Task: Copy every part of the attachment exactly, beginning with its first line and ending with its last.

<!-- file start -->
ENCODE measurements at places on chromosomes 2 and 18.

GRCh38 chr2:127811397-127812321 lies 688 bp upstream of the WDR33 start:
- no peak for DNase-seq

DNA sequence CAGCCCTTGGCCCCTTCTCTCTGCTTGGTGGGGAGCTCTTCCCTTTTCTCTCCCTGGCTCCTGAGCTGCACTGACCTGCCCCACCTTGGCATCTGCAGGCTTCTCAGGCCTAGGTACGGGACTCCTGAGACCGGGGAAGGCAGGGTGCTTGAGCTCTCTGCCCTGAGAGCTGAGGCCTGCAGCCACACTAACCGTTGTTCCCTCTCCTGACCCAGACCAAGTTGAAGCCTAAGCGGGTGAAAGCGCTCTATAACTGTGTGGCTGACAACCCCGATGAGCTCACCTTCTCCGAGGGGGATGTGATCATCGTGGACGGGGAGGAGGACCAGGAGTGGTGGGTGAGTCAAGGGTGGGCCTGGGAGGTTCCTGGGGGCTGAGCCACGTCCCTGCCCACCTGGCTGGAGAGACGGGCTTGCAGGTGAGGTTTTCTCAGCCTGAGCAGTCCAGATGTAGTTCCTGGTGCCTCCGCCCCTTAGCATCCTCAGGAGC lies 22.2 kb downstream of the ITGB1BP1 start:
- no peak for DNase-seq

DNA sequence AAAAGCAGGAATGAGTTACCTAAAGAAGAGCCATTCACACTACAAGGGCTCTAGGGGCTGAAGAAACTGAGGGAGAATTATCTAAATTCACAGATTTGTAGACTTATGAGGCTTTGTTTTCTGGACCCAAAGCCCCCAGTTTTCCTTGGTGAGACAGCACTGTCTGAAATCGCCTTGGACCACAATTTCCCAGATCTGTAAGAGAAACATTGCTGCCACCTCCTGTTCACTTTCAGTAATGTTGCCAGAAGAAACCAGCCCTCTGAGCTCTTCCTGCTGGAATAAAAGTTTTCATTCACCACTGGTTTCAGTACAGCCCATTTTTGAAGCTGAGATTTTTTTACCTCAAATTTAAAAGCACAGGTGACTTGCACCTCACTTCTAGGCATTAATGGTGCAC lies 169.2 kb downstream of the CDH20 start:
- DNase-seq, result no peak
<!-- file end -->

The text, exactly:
ENCODE measurements at places on chromosomes 2 and 18.

GRCh38 chr2:127811397-127812321 lies 688 bp upstream of the WDR33 start:
- no peak for DNase-seq

DNA sequence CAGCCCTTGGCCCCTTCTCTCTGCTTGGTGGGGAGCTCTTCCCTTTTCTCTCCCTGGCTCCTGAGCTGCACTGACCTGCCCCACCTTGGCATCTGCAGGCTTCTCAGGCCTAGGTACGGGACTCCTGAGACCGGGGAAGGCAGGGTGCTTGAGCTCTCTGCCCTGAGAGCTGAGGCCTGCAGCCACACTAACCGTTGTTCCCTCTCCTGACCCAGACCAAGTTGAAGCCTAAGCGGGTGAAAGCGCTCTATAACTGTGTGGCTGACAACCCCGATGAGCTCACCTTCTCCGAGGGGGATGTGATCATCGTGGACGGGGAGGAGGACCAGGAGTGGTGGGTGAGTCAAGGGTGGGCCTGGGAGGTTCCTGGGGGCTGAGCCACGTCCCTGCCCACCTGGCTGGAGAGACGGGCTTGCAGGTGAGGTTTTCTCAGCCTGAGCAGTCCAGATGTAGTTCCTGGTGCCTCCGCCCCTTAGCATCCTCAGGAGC lies 22.2 kb downstream of the ITGB1BP1 start:
- no peak for DNase-seq

DNA sequence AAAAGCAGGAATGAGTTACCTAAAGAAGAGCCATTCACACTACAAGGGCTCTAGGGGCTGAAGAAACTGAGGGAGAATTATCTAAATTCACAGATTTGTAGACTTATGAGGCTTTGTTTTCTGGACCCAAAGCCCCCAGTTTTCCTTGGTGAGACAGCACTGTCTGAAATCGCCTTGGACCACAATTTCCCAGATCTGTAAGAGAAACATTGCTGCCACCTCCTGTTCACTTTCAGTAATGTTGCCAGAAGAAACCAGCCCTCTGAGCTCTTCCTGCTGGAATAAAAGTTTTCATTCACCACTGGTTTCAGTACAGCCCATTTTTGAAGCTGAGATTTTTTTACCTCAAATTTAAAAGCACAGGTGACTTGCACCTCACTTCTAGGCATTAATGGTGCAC lies 169.2 kb downstream of the CDH20 start:
- DNase-seq, result no peak